The most common approach to upgrading the work factor is to wait until the user next authenticates, and then to re-hash their password with the new work factor. This means that different hashes will have different work factors, and may result in hashes never being upgraded if the user doesn’t log back in to the application. Depending on the application, it may be appropriate to remove the older password hashes and require users to reset their passwords next time they need to login, in order to avoid storing older and less secure hashes.
In some cases, it may be possible to increase the work factor of the hashes without the original password, although this is not supported by common hashing algorithms such as Bcrypt and PBKDF2.
Maximum Password Lengths
Some hashing algorithms such as Bcrypt have a maximum length for the input, which is 72 characters for most implementations (there are some reports that other implementations have lower maximum lengths, but none have been identified at the time of writing). Where Bcrypt is used, a maximum length of 64 characters should be enforced on the input, as this provides a sufficiently high limit, while still allowing for string termination issues, and not revealing that the application uses Bcrypt.
Additionally, due to how computationally expensive modern hashing functions are, if a user can supply very long passwords then there is a potential denial of service vulnerability, such as the one published in Django in 2013.
In order to protect against both of these issues, a maximum password length should be enforced. This should be 64 characters for Bcrypt (due to limitations in the algorithm and implementations), and between 64 and 128 characters for other algorithms.
An alternative approach is to pre-hash the user-supplied password with a fast algorithm such as SHA-256, and then to hash the resultant hash with a more secure algorithm such as Bcrypt (i.e,
bcrypt(sha256($password))). While this approach solves the problem of arbitrary length user inputs to slower hashing algorithms, it also introduces some vulnerabilities that could allow attackers to crack hashes more easily.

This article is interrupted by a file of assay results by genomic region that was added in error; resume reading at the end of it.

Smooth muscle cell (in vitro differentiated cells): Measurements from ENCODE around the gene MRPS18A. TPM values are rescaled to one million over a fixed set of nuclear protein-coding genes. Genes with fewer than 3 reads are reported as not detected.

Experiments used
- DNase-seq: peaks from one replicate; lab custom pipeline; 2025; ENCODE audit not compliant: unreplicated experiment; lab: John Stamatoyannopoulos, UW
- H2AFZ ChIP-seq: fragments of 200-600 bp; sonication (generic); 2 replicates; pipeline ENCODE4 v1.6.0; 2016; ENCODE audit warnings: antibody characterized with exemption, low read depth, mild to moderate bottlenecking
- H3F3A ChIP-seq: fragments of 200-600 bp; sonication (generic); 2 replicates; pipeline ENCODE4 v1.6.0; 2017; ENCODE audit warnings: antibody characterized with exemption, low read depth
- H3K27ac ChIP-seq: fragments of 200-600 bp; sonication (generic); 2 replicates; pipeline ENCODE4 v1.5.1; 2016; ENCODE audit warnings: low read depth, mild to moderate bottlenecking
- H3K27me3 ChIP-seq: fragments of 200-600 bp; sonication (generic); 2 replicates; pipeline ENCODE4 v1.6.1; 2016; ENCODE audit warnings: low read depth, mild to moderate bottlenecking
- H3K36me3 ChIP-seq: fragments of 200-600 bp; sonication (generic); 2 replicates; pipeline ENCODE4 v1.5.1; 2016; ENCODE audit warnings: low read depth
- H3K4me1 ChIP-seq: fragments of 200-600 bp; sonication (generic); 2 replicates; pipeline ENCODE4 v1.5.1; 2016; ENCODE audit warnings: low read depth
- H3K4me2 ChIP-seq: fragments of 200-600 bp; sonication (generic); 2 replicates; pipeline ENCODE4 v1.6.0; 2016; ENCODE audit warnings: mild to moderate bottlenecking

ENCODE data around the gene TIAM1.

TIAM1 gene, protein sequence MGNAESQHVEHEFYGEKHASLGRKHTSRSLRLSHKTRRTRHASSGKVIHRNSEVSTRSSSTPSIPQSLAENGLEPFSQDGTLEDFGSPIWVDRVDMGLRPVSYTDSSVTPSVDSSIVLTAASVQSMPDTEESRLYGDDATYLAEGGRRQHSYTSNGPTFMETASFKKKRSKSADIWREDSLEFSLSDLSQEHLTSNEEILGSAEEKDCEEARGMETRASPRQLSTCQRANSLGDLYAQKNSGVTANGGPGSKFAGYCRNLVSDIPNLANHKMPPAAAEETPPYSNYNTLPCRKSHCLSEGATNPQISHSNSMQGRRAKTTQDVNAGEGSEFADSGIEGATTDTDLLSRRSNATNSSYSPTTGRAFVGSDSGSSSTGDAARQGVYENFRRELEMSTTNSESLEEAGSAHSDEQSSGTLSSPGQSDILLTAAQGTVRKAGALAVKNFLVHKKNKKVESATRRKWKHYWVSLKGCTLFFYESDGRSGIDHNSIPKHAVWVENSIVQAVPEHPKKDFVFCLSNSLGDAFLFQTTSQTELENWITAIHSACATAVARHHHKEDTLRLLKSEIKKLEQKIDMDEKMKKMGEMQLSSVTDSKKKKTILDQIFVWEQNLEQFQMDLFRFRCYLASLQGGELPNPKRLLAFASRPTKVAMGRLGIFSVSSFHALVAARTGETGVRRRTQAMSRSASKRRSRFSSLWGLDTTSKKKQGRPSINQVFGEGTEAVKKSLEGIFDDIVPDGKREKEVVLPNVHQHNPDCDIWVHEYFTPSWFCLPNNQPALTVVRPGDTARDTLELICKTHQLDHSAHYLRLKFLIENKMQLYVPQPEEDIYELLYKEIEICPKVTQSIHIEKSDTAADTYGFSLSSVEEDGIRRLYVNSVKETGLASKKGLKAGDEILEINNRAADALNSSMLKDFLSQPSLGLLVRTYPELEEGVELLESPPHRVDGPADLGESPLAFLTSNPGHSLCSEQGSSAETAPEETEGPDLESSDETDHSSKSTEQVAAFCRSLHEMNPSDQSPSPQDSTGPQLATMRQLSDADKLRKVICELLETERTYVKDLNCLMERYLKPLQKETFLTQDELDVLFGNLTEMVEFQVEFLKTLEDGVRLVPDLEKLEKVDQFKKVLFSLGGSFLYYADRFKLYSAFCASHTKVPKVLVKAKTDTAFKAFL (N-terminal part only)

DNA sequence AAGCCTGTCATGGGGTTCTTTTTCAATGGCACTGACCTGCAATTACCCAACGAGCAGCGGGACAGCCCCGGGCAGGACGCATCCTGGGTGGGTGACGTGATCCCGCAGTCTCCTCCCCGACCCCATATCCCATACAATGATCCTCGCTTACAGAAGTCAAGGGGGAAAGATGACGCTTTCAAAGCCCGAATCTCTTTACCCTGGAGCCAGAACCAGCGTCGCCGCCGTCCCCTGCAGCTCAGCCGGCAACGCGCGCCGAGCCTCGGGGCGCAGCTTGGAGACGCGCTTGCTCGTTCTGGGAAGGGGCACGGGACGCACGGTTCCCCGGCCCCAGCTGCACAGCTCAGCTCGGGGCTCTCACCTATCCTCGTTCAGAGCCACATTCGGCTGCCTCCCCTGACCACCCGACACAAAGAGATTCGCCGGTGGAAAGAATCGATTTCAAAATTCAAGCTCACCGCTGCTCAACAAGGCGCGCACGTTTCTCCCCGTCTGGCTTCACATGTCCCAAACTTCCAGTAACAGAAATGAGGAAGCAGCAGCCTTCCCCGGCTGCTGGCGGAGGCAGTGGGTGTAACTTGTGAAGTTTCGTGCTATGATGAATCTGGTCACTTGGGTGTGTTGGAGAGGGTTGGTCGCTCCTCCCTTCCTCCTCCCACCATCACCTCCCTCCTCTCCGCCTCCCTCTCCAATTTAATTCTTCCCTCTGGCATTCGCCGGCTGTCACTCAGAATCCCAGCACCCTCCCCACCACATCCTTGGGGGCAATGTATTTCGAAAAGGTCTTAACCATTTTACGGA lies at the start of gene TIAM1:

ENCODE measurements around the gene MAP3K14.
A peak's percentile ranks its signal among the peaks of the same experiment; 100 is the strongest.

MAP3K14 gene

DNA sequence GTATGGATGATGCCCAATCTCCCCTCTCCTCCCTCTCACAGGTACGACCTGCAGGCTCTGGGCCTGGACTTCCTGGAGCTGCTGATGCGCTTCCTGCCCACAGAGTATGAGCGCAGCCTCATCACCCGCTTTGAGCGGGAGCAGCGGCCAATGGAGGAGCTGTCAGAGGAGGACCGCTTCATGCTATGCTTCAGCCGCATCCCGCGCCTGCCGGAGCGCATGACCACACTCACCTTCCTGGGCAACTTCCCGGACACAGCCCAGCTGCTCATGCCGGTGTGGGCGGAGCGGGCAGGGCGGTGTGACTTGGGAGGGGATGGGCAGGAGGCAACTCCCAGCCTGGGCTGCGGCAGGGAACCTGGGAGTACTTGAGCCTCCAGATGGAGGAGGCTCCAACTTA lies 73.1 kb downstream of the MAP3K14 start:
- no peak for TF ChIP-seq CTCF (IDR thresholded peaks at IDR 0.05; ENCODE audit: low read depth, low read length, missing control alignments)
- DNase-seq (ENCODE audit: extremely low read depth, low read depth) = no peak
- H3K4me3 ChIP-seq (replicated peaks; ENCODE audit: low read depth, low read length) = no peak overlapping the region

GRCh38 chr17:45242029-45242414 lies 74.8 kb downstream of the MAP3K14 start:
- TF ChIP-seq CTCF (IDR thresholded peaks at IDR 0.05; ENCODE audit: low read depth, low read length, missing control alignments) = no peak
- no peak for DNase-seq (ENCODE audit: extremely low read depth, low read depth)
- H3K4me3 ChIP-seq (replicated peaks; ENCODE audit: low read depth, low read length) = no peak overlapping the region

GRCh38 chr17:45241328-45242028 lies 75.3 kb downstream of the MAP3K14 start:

If an attacker is able to obtain password hashes from two different sources, one of which is storing passwords with
bcrypt(sha256($password)) and the other of which is storing them as plain
sha256($password), and attacker can use uncracked SHA-256 hashes from the second site as candidate passwords to try and crack the hashes from the first (more secure) site. If passwords are re-used between the two sites, this can effectively allow the attacker to strip off the Bcrypt layer, and to crack the much easier SHA-256 passwords.
Pre-hashing with SHA-256 also means that the keyspace for an attacker to brute-force the hashes is
2^256, rather than
2^420 for passwords capped at 64 characters (although both of these are big enough to make no practical difference).
Finally, when using pre-hashing ensure that the output for the first hashing algorithm is safely encoded as hexadecimal or base64, as some hashing algorithms such as Bcrypt can behave in undesirable ways if the input contains null bytes.
As such, the preferred option should generally be to limit the maximum password length. Pre-hashing of passwords should only be performed where there is a specific requirement to do so, and appropriate steps have been taking to mitigate the issues discussed above.
Password Hashing Algorithms
There are a number of modern hashing algorithms that have been specifically designed for securely storing passwords. This means that they should be slow (unlike algorithms such as MD5 and SHA-1 which were designed to be fast), and how slow they are can be configured by changing the work factor.
The main three algorithms that should be considered as listed below.
Argon2 is the winner of the 2015 Password Hashing Competition. There are three different versions of the algorithm, and the Argon2id variant should be used where available, as it provides a balanced approach to resisting both side channel and GPU-based attacks.